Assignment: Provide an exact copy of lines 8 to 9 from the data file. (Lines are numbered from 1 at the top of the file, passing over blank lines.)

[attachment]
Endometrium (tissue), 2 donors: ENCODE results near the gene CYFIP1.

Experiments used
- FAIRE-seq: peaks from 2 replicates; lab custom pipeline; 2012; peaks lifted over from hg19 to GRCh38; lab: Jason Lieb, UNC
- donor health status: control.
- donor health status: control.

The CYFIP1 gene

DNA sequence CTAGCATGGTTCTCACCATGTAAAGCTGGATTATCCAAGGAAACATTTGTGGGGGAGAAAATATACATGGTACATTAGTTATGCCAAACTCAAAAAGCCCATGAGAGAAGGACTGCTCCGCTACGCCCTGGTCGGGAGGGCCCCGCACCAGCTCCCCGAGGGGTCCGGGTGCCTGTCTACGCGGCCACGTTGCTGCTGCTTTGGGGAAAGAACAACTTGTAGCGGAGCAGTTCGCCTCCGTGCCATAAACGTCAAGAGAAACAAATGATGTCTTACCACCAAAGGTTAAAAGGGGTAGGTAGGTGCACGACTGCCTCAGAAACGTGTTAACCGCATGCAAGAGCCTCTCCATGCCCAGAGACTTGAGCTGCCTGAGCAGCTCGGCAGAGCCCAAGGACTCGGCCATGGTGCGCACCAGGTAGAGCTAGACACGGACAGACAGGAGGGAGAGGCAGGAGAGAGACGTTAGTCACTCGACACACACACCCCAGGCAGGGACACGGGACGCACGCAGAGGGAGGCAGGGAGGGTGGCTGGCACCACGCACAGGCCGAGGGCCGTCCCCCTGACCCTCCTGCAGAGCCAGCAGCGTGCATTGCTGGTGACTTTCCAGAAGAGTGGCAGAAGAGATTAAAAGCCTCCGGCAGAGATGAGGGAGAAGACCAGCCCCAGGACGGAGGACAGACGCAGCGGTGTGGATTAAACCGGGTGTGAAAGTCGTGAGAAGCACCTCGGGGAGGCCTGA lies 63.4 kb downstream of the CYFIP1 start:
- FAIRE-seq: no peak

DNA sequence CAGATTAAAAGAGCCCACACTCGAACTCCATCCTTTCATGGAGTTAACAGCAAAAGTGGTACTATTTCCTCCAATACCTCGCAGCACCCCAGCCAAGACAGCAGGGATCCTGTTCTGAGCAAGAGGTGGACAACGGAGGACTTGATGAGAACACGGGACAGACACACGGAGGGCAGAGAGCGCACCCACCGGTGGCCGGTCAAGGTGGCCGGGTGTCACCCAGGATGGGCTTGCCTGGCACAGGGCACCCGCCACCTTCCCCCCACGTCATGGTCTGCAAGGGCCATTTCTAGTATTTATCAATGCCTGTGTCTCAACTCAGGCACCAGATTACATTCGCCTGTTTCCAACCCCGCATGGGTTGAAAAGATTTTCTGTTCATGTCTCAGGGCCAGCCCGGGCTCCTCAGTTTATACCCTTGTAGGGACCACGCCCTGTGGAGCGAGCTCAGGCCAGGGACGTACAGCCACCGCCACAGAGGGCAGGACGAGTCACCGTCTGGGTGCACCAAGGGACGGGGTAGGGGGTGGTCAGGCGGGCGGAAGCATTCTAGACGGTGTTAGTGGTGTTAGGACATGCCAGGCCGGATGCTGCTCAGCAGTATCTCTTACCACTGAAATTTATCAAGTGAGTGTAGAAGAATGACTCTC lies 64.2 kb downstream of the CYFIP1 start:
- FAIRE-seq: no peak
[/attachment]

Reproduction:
- FAIRE-seq: no peak

DNA sequence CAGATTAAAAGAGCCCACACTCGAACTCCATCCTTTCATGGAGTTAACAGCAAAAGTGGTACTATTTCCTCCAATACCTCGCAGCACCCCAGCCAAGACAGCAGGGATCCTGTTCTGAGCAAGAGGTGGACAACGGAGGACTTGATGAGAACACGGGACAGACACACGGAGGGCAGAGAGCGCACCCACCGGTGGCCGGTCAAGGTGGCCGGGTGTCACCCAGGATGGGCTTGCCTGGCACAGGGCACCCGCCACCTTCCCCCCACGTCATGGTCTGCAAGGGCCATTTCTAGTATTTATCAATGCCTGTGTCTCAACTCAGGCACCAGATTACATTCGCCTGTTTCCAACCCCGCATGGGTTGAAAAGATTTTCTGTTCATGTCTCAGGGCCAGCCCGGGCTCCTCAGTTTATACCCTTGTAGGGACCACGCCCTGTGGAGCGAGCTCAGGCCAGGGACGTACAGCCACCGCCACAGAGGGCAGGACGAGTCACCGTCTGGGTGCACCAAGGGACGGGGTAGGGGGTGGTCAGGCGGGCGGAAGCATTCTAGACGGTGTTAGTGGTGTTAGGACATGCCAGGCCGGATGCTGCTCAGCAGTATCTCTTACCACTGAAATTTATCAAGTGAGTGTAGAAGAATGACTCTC lies 64.2 kb downstream of the CYFIP1 start: